A handful of local agencies are turning coincidence into cold cash for people whose more-than-passing resemblance to celebrities, sports stars and politicians puts them in demand at parties and corporate functions
These days, a good George W. Bush imitator commands more money per hour than the real president.
Celebrity lookalikes have replaced magicians, comedians and bands as the top-billed entertainment at many Los Angeles high-end corporate and private functions.
While Bush toils away in the White House making an average of $192.30 an hour, based on an annual salary of $400,000 over 40-hour weeks, the top Bush actors are now commanding up to $4,000 for a few hours of portraying the Texan, complete with dialect, mannerisms and gaffes.
“They give pizzazz to a party or corporate function,” said Janna Joos, manager of the Northridge-based International Celebrity Images, which handles 900 impersonators in the United States and Europe. “It raises the level of excitement even for people who have been in L.A. and around celebrities for years. It’s just that aura of celebrity, whether it’s real or fake. (Clients) are buying into a fantasy. If (an impersonator) is something the company feels is necessary to make the evening happen the way they want it to happen, they will find the money even if they have to cut down on the cost of the dessert.”
People who look like celebrities from Marilyn Monroe to Drew Carey make extra money capitalizing on their looks. The key is name recognition, whether the people they are impersonating are dead or alive.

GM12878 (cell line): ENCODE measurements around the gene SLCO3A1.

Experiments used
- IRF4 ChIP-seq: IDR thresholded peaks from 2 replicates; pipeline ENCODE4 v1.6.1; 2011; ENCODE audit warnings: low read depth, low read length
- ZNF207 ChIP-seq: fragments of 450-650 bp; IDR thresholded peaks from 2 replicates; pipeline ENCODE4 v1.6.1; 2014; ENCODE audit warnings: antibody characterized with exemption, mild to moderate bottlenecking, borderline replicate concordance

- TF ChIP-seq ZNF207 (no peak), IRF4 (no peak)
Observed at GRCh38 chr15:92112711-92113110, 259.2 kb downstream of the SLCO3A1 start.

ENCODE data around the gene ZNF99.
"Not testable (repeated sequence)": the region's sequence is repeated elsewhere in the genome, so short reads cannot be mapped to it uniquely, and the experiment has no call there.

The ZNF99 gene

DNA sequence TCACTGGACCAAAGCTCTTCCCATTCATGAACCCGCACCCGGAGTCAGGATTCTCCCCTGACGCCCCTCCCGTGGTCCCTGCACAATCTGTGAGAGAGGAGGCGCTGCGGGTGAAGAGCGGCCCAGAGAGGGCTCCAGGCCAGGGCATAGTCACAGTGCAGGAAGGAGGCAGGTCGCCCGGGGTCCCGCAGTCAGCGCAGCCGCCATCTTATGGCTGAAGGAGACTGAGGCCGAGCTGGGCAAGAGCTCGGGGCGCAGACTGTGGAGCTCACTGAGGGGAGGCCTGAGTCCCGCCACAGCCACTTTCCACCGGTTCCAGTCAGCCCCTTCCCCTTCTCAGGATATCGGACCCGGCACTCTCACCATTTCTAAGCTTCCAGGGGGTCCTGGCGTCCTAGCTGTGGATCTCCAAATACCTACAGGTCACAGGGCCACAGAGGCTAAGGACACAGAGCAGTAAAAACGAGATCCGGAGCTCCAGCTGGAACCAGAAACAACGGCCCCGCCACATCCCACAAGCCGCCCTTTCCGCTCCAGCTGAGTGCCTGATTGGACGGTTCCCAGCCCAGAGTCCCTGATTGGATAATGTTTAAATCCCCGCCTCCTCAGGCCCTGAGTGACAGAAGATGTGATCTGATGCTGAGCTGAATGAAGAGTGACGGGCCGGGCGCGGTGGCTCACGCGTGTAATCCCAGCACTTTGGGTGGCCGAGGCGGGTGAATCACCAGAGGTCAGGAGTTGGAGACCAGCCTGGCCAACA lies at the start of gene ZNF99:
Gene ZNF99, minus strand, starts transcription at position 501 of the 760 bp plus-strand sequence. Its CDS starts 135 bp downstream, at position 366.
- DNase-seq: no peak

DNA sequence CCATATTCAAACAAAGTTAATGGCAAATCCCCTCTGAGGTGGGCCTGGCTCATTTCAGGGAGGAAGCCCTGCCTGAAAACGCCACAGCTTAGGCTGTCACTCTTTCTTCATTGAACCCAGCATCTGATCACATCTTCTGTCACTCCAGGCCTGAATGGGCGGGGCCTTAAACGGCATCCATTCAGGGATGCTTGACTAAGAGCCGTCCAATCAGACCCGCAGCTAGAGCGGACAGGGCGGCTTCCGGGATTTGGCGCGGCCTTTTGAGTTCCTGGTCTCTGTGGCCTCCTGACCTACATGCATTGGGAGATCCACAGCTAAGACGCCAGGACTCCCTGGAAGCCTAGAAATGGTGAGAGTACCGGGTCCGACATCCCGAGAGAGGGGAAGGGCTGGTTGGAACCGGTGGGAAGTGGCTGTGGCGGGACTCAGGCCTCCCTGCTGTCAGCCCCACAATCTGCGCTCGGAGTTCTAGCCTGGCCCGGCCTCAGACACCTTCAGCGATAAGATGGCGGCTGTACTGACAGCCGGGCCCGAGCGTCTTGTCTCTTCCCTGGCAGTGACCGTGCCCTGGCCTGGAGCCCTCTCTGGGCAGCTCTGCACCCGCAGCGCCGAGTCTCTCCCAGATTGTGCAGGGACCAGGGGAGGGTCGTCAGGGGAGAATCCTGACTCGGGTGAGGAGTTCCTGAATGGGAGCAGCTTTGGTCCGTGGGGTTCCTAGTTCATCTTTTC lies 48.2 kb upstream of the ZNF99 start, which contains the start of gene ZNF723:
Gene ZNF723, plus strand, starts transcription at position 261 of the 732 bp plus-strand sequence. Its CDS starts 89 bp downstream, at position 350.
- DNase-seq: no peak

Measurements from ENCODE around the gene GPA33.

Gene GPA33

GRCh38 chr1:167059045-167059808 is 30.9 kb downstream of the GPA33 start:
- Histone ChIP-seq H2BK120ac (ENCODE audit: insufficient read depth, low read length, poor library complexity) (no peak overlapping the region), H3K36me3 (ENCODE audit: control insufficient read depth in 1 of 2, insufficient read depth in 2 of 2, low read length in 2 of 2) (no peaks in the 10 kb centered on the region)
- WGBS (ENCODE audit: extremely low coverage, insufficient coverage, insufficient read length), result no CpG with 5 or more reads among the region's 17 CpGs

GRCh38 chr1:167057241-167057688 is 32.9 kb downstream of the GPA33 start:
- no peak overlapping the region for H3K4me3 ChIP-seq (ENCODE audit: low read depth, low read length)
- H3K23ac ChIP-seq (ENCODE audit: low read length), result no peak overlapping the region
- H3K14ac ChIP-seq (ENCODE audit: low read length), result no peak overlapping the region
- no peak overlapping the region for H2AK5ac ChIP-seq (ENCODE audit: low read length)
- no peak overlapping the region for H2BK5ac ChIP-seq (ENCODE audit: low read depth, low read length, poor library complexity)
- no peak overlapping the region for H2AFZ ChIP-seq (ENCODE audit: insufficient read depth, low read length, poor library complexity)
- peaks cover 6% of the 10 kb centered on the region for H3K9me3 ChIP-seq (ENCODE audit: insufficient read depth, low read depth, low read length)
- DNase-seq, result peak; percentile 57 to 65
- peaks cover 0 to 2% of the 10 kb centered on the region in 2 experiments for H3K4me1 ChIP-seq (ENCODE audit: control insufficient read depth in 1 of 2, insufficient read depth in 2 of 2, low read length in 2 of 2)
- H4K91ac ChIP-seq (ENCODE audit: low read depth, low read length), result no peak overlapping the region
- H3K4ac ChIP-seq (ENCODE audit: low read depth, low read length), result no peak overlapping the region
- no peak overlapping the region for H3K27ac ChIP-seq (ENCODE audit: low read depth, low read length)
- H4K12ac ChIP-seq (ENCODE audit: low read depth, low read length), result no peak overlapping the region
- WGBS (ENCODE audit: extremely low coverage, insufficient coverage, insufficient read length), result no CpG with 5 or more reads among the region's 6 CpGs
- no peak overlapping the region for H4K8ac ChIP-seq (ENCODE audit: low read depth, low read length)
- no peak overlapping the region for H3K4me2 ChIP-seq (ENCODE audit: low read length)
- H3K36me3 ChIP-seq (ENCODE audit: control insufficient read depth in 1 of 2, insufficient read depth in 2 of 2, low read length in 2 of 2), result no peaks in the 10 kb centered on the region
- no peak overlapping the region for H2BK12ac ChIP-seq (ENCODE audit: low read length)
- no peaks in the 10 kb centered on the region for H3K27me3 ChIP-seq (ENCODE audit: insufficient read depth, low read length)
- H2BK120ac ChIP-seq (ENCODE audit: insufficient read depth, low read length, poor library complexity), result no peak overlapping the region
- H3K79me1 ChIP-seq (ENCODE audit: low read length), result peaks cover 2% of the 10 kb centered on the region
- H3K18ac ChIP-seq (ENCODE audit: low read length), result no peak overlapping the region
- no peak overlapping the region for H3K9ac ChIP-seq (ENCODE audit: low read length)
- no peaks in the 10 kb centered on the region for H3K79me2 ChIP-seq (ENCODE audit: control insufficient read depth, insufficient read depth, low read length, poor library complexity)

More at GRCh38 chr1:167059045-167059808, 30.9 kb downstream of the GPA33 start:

Scarcely in demand a year ago, the stock of Bush impersonators has skyrocketed to the top of the booming Los Angeles celebrity lookalike industry.
Meanwhile, with former Bill Clinton’s post-White House scandals keeping him in the news and Hillary Clinton now a U.S. senator, demand for their likenesses has dropped only slightly since the November elections.
Many celebrity impersonators live in Southern California, but agencies have clients across the country and even overseas.
Easy to find
Finding lookalikes when a new celebrity bursts onto the scene is never difficult. Although agents make use of Web pages and occasionally search new talent at local standup comedy clubs, such as the Laugh Factory and the Comedy Store, most of the talent finds them. Often, they call up agencies after being told by other lookalikes that they have potential.
“There is no formal union for lookalikes. There are no rules and regulations for them. They pretty much have to fend for themselves,” said Dot Findlater, owner of Hollywood-based Mirror Images Co.
The impersonators are responsible for their own makeup, wigs, wardrobe, voice lessons and all of the time and effort they spend studying video footage of celebrities, so they have the mannerisms down pat. Agents will give them pointers and even refer them to “image-enhancers,” but the agents typically do not invest any money in the actors’ careers.
Missouri resident Brent Mendenhall, a Bush lookalike, flew to Iowa before the Republican caucuses and attended seven campaign rallies in or near his home to study the mannerisms of the president.